For all nest types, east- and south-facing cavities were generally warmer during daytime than north- and west-facing cavities (Fig. 1E). In nest boxes and ski lift pylons, inside and outside temperature were similar at night, irrespective of their orientation (Fig. 1F). In contrast, the orientation effect persisted in natural cavities with positive differences between inside and outside temperature in east-and south-facing cavities at night (Fig. 1F).
In line with our expectation, our results suggest that natural nest cavities provide more constant inside temperatures compared to nest boxes and ski lift pylons. Despite a small sample size, our results clearly indicate that the temperature profiles of the three cavity types are distinctive. Similar results have been reported from forests and orchards where natural nest sites in tree cavities were compared with nest-boxes and wood stacks (Grüebler et al. 2014; Maziarz et al. 2017).
Strong temperature fluctuations can have negative fitness consequences for cavity nesting songbirds (Pérez et al. 2008; Ardia 2013). On one hand, low cavity temperatures might increase the cost of incubation and thermoregulation of adults and nestlings (Mueller et al. 2019), thereby reducing nestling growth and fledgling success (Dawson et al. 2005; Pérez et al. 2008; Ardia 2013). In cold environments, warmer temperatures might therefore lead to a physiological relief resulting in reduced cost of thermoregulation. On the other hand, high cavity temperatures can potentially have negative consequences on breeding success through hyperthermia or increased water loss (Cunningham et al. 2013), particularly in cold adapted species with limited heat tolerance (O'Connor et al. 2021). Therefore, further research about the fitness consequences of temperature variation during the nestling phase are crucial to better design artificial nest which provide suitable thermal conditions and to assess potential consequences of climate warming through nest microclimate.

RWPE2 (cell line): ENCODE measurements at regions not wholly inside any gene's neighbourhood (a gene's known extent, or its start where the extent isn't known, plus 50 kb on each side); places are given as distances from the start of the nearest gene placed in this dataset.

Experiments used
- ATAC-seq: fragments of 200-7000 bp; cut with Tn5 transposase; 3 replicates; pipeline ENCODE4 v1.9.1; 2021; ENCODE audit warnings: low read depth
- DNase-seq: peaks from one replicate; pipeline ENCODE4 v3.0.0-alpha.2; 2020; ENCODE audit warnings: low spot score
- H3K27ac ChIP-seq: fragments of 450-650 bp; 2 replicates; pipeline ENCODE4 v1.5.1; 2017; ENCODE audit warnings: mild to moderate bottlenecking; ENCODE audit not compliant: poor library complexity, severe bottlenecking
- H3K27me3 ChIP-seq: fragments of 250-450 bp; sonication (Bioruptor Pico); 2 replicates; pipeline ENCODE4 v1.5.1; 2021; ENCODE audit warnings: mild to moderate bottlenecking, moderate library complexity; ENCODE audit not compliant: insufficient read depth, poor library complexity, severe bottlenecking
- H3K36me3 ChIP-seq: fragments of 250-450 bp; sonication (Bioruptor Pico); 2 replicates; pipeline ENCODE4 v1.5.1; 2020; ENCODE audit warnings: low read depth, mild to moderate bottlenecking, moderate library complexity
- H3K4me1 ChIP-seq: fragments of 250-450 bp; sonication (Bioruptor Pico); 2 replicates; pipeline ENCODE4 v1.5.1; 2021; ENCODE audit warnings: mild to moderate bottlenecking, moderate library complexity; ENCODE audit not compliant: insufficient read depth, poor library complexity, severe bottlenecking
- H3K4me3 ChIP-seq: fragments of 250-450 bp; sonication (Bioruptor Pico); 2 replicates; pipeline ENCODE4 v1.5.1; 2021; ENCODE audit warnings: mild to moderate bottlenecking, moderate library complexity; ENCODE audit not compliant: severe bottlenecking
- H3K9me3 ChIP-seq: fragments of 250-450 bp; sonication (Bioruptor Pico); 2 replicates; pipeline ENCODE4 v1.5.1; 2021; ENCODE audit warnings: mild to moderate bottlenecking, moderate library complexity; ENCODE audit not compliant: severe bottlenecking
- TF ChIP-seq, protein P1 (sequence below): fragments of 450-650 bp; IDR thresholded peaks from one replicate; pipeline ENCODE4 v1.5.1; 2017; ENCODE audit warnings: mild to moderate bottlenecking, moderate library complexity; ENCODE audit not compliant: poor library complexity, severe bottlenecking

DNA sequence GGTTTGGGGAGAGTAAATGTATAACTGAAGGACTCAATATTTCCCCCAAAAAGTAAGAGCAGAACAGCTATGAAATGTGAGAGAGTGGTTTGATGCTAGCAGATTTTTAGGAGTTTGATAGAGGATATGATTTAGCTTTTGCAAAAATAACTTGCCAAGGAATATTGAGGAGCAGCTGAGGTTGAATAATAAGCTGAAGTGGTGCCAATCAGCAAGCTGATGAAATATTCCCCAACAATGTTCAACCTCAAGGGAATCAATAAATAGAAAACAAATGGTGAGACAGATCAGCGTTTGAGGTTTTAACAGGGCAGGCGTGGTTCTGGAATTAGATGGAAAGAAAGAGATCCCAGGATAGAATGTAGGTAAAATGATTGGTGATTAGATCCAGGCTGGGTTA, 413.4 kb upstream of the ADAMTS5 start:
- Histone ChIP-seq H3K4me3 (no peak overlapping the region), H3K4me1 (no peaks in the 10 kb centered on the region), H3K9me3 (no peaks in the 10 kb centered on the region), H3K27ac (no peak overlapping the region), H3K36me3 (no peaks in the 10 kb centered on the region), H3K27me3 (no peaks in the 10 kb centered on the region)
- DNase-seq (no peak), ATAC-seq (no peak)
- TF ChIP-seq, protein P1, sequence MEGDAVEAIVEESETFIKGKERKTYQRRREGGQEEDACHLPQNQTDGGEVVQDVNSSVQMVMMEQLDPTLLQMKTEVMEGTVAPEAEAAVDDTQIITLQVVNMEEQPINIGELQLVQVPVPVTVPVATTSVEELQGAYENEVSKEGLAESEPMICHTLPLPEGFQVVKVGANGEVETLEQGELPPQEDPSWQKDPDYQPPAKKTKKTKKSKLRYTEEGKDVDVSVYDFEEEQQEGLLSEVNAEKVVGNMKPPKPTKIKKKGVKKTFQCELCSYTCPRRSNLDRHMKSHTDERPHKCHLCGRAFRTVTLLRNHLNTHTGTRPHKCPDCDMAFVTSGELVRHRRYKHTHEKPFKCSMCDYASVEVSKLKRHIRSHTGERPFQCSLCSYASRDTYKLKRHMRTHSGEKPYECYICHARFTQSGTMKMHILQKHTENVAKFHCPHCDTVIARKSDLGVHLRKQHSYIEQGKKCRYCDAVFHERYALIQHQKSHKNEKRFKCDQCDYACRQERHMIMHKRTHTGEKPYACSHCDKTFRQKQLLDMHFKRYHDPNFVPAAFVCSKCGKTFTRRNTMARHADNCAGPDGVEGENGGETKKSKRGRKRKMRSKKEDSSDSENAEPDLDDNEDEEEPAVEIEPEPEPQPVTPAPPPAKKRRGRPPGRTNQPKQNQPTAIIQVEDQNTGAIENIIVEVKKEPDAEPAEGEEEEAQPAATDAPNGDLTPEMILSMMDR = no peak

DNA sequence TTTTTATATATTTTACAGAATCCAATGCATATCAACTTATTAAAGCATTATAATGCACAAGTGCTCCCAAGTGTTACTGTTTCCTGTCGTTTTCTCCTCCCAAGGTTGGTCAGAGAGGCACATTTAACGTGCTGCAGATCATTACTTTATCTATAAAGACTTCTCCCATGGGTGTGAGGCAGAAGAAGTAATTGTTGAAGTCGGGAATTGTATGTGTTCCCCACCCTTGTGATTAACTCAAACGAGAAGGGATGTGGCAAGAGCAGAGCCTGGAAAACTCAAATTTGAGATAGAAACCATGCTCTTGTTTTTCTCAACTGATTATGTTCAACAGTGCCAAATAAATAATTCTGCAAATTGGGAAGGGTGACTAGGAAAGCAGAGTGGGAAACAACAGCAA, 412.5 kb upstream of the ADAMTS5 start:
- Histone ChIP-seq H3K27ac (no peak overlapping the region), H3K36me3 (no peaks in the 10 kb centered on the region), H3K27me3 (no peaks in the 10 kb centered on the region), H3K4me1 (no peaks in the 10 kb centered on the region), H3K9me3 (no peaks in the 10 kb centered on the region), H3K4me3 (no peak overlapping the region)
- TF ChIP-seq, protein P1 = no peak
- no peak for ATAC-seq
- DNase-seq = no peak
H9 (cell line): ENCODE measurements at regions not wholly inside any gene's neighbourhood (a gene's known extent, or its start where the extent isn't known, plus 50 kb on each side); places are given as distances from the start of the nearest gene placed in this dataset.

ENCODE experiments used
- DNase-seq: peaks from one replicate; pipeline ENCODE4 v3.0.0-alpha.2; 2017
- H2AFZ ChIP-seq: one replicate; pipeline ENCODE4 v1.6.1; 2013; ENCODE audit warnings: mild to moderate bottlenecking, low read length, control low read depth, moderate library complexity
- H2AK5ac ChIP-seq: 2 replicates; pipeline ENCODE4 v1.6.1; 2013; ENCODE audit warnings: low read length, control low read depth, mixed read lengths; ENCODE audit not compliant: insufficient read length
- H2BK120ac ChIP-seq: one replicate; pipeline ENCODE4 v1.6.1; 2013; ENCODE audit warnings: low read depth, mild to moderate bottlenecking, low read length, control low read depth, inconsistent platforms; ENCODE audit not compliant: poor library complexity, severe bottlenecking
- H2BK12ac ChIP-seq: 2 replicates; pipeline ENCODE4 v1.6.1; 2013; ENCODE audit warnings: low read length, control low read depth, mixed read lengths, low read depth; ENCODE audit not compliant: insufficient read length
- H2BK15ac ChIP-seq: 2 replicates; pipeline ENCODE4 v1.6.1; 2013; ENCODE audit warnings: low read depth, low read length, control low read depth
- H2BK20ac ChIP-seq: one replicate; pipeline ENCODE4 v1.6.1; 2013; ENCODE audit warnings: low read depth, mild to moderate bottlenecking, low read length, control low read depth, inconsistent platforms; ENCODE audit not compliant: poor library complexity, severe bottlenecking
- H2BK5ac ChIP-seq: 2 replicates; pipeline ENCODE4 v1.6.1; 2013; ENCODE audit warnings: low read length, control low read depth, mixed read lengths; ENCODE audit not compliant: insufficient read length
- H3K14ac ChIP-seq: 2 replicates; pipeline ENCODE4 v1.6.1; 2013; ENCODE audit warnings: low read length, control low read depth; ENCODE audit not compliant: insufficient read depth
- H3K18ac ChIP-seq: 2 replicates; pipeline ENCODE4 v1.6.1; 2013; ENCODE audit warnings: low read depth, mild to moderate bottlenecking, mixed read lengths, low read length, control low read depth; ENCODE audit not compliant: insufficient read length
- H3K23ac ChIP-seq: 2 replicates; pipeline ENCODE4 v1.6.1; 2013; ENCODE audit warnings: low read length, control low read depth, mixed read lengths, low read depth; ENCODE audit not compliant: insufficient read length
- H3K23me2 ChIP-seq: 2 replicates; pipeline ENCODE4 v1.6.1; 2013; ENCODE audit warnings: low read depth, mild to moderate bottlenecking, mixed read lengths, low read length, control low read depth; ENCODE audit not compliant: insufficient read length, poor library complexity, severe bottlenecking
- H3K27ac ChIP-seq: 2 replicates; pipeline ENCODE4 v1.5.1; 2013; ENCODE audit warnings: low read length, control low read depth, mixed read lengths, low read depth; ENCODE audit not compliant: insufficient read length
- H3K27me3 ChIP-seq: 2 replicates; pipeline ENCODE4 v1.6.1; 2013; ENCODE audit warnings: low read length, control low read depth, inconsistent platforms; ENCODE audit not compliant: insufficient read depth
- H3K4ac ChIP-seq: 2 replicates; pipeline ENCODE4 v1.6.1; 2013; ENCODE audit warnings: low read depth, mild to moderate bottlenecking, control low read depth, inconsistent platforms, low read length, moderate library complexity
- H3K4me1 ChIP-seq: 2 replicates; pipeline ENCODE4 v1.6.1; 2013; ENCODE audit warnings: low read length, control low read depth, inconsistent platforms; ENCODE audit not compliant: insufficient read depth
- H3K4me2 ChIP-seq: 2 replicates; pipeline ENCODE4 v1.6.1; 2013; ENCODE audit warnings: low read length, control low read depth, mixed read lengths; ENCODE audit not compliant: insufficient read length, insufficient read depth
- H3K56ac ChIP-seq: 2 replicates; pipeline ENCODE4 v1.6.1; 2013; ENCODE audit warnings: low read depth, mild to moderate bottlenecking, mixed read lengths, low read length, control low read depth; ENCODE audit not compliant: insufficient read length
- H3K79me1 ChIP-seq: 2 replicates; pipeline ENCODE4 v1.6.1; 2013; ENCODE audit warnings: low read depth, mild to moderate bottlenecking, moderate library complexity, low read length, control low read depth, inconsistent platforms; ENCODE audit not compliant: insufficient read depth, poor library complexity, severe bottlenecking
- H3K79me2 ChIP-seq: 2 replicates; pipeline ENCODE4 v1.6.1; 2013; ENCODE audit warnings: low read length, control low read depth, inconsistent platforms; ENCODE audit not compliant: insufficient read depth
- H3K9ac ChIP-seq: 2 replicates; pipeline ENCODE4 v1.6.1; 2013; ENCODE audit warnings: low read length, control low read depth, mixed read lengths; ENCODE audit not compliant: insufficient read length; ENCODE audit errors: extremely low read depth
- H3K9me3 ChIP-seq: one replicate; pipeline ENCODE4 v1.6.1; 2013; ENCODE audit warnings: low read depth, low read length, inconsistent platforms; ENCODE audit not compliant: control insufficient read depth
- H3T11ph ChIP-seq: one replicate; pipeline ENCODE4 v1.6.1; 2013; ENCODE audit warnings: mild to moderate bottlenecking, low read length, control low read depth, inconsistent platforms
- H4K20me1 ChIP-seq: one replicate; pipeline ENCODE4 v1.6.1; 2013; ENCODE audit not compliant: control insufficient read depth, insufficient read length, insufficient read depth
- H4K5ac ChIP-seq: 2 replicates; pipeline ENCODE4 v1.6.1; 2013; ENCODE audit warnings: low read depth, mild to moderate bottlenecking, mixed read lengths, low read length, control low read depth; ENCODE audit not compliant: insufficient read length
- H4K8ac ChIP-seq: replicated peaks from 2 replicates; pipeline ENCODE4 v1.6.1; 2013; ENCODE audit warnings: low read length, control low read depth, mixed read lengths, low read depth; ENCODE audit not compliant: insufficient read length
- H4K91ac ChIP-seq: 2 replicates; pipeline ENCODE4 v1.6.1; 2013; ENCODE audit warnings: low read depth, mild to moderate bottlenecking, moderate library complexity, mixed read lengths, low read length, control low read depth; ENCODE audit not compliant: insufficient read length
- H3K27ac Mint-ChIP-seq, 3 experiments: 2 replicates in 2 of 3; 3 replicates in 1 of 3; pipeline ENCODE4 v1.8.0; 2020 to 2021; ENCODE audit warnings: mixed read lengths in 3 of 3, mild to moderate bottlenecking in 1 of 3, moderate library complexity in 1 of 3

We expect that the temperature amplitudes the birds experience might be slightly less extreme than what we measured, as the nest might provide some additional insulation. Nevertheless, the thermal environment for nestlings seems to differ both in absolute temperature and in daily pattern between rock crevices and human-made cavities.
Different nest cavity types with different microclimates may provide snowfinches with diverse thermal conditions to select from to get suitable nest sites for reproduction if they are able to assess the thermal conditions of cavities. However, as temperatures extremes are becoming increasingly common (Gobiet et al. 2014), it may get more difficult for birds to predict the suitability of a cavity based on early season conditions. Extreme temperature fluctuations, as observed in ski lift pylons might exceed the thermal tolerance and thus reduce reproductive success through lethal or sublethal effects of an unsuitable thermal environment (Cunningham et al. 2013; O'Connor et al. 2021). Successful breeding attempts of snowfinches in nest boxes and ski lift pylons (personal observation) suggest that human-made cavities generally provide suitable conditions. However, the number of fledglings from ski-lift pylon broods and their survival has not been quantified yet. Previous research suggests, that snowfinches prefer east- and south-facing nest cavities early during the breeding season (Niffenegger et al. 2023). Here, we show that these cavities are warmer compared to north-and west-facing ones. Therefore, snowfinches might reduce thermoregulatory cost using these nest sites when ambient temperature is still low.
In conclusion, we show that cavity type and orientation influence temperature profiles in a high elevation habitat and suggest that insulation properties should be taken into consideration when nest boxes are provided.
Data supporting this study are available at https://doi.org/10.5281/zenodo.10083033.
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We thank Elisenda Peris Morente for her help during fieldwork and Urs Kormann for his comments on an earlier version of the manuscript. The study was financially supported by Swarovski, Yvonne Jacob foundation and an anonymous foundation.
Open access funding provided by Swiss Ornithological Institute. Swarovski, Yvonne Jacob Foundation.
Conflict of interest
The authors have no competing interests to declare.
Communicated by I. Moore.
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Niffenegger, C.A., Dirren, S., Schano, C. et al. Natural nest cavities in a high elevation habitat provide a more constant thermal environment than human-made nest cavities. J Ornithol (2023). https://doi.org/10.1007/s10336-023-02130-3